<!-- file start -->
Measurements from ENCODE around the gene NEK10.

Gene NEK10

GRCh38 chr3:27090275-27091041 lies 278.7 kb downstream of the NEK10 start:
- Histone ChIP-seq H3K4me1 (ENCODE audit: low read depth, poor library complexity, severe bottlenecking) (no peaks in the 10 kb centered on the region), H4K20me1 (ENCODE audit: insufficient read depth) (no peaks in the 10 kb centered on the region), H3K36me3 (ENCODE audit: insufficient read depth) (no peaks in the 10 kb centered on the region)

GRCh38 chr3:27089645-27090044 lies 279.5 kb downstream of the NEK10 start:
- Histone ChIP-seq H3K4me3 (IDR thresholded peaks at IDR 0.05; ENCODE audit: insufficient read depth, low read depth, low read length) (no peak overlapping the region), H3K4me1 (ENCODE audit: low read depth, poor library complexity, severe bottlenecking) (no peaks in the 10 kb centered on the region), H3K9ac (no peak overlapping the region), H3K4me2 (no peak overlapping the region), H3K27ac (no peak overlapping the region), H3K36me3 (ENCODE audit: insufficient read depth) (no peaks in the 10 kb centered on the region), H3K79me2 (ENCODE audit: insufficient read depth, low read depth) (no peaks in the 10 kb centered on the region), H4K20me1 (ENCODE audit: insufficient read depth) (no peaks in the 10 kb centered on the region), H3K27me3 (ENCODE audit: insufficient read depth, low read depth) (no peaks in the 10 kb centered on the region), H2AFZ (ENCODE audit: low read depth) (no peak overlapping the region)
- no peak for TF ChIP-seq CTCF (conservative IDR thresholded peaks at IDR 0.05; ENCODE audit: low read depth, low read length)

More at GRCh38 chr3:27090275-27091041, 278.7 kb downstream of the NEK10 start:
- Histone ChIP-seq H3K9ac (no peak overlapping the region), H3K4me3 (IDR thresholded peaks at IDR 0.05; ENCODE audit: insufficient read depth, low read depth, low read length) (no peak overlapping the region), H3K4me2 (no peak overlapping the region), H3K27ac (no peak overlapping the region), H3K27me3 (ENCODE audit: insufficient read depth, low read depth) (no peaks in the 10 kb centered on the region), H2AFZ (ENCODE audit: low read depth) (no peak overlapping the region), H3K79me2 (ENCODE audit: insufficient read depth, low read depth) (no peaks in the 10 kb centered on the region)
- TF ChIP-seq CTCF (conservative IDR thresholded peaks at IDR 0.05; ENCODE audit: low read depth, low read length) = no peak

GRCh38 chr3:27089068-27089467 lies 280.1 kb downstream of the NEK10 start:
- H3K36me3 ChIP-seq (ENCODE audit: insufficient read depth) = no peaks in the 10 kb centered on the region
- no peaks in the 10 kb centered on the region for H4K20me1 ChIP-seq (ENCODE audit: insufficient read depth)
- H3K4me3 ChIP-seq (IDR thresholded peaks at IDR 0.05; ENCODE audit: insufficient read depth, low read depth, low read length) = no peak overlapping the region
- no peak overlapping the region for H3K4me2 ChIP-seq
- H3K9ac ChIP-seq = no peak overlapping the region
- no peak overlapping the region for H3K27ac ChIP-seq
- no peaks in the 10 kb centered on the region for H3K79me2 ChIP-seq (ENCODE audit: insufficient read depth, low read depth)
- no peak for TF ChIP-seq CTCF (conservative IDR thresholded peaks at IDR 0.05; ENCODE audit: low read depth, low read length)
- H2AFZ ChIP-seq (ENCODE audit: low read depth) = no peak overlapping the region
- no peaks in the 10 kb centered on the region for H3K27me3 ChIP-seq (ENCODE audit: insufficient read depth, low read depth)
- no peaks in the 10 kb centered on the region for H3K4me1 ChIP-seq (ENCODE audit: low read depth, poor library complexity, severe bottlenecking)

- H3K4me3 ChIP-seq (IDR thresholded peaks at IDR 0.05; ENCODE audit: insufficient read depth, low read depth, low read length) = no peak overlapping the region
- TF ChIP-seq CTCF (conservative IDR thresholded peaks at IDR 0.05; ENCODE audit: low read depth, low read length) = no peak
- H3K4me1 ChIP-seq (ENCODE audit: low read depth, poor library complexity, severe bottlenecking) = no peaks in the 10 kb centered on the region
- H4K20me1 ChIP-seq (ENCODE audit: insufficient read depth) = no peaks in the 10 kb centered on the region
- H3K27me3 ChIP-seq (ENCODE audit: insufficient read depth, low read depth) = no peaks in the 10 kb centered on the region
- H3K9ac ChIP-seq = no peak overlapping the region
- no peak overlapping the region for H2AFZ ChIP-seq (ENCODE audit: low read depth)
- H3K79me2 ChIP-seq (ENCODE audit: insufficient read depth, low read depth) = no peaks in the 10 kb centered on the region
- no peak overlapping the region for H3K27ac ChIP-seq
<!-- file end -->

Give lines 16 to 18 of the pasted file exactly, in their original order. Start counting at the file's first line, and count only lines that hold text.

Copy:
- H3K9ac ChIP-seq = no peak overlapping the region
- no peak overlapping the region for H3K27ac ChIP-seq
- no peaks in the 10 kb centered on the region for H3K79me2 ChIP-seq (ENCODE audit: insufficient read depth, low read depth)